Allison & Busby. This edition published May 2007
Reviewed by Sunnie Gill
O’Connor is a confident young journalist known for her insightful
celebrity interviews. There is nothing she enjoys more than delving into
secrets that her interviewees don’t want revealed. When the opportunity to
write a book, a biography of the most popular comedy duo of the 50’s and
60’s, arises, O’Connor jumps at the chance.
Vince Collins was the suave sophisticated crooner, Lanny Morris the
monkey-faced clown. They haven’t seen each other in the fifteen years
since they ended their partnership. The apparent suicide of Maureen
O’Flaherty, a bellhop from Miami found in their New York hotel suite, is
rumoured to have been the cause of the break-up. Neither were suspected of
a hand in her death because they were both visibly in Miami at the time,
taking part in a televised charity event. However rumours have circulated
ever since and O’Connor is determined to find out the truth.
As O’Connor gets to know these two men she is charmed by both of them.
Neither of them know she is in touch with the other and as smart as
O’Connor is, she allows herself to be fooled by both. She learns more
about the men and their past and secrets are gradually revealed with twist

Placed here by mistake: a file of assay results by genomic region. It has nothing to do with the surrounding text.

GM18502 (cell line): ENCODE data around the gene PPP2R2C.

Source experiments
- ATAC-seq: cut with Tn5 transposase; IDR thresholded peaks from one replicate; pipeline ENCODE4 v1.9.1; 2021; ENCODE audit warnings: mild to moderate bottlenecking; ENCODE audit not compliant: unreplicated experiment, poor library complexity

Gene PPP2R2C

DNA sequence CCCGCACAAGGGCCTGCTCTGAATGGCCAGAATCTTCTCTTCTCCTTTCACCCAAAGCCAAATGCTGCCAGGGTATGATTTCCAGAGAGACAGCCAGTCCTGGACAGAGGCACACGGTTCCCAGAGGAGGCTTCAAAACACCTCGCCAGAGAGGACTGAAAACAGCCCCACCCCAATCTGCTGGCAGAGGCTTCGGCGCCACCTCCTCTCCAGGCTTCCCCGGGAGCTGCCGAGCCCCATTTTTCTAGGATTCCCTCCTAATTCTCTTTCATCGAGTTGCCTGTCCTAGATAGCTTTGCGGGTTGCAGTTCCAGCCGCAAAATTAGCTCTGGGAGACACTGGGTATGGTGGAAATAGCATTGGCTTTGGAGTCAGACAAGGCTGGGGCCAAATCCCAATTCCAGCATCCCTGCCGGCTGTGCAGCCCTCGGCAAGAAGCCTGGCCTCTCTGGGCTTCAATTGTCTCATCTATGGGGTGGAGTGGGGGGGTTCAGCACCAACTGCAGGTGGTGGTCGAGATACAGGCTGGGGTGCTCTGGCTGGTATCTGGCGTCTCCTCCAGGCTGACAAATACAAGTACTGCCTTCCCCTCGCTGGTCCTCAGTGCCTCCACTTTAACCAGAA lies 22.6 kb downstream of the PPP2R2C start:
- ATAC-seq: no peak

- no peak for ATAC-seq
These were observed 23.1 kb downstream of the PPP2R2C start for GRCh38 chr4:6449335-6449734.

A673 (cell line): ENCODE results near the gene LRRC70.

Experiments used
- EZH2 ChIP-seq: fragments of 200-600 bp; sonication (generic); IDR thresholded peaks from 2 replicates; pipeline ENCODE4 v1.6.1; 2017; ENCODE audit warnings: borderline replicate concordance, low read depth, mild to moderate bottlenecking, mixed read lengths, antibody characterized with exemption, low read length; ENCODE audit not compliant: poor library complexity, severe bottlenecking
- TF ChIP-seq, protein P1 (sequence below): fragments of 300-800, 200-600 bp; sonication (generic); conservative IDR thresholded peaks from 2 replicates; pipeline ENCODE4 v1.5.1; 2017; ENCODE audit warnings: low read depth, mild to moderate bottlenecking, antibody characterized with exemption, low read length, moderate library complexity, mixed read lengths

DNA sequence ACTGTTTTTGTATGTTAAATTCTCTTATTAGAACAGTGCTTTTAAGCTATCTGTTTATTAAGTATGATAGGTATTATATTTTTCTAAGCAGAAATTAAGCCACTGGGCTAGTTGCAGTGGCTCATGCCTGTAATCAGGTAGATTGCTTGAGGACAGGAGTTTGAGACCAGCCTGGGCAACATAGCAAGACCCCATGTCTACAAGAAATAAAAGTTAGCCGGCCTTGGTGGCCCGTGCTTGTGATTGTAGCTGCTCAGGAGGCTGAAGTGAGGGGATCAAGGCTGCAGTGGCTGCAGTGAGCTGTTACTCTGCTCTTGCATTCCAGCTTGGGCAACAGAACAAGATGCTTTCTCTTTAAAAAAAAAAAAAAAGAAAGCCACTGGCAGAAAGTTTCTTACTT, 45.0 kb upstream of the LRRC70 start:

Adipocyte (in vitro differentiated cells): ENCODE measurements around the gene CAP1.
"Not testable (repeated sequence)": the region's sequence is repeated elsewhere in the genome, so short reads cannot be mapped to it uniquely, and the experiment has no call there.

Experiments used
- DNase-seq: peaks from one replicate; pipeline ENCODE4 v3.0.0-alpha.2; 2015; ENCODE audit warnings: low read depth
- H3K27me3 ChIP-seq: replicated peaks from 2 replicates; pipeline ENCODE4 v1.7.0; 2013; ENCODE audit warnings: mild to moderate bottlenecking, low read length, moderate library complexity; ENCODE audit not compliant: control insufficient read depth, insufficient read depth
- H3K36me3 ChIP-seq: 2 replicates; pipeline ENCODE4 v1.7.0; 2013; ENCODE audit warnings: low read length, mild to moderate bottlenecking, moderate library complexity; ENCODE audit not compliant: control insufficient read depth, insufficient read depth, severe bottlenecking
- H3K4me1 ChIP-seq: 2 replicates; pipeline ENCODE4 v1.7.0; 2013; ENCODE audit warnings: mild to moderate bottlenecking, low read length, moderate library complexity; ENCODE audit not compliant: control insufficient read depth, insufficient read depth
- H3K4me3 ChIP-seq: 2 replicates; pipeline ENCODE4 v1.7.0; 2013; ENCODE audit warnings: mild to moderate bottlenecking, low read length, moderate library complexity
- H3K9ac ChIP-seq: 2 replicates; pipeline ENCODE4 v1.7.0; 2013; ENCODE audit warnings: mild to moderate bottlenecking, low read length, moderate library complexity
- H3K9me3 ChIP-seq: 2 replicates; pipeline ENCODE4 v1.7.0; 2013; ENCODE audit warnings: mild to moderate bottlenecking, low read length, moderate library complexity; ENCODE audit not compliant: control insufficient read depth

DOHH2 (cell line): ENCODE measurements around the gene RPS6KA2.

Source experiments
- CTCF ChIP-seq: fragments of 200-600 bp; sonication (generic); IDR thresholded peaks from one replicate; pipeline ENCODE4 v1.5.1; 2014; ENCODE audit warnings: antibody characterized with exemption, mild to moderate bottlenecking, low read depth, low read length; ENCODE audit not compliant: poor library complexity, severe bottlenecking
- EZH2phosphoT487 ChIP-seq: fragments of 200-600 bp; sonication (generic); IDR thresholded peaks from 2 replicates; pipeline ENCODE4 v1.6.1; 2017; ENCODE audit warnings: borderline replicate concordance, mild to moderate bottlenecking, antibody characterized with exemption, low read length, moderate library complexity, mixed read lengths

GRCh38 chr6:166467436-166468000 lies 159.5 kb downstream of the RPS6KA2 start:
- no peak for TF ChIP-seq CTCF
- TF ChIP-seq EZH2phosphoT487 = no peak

upon twist until the final shocking revelation of Maureen’s fate.
If the name Rupert Holmes rings a bell somewhere, perhaps it’s because he
was the writer and singer of that cringingly 70’s song Escape, known by
most people as The Pina Colada Song. Yes, folks, this is the same man. In
WHERE THE TRUTH LIES, Holmes proves he has significantly more substance as
a novelist than he did as a song writer. He has a deft touch with
unexpected plot twists which leave the reader guessing until the very end.
The story is told from the perspective of O’Connor. Somewhat
disconcertingly, we never find out her first name. O’Connor is very much a
child of the 70’s. She drinks and smokes too much, is happy to pop pills
and doesn’t mind the occasional one night stand here and there. There was
something about O’Connor that didn’t feel quite right. Perhaps it was the
lack of a first name or maybe it was the somewhat unemotional descriptions
of sex that gave O’Connor’s voice a masculine tone to it. It’s difficult
to pin down why it felt a little out of kilter. That being said, WHERE THE
TRUTH LIES does capture a feeling of the time. The flashbacks to the 50’s
and 60’s had a quality to it that evoked the time of the “Rat Pack”. Were
Vince and Lanny based loosely on Dean Martin and Jerry Lewis?
WHERE THE TRUTH LIES is also a movie which stars Kevin Bacon, Colin Firth
and Alison Lohman. Apart from his skill as a writer and songwriter, Rupert
Holmes has also written for television and the theatre.
http://en.wikipedia.org/wiki/Rupert_Holmes has a rundown on his career
and a his “semi-official” website is
March 2008 review originally posted on Murder and Mayhem
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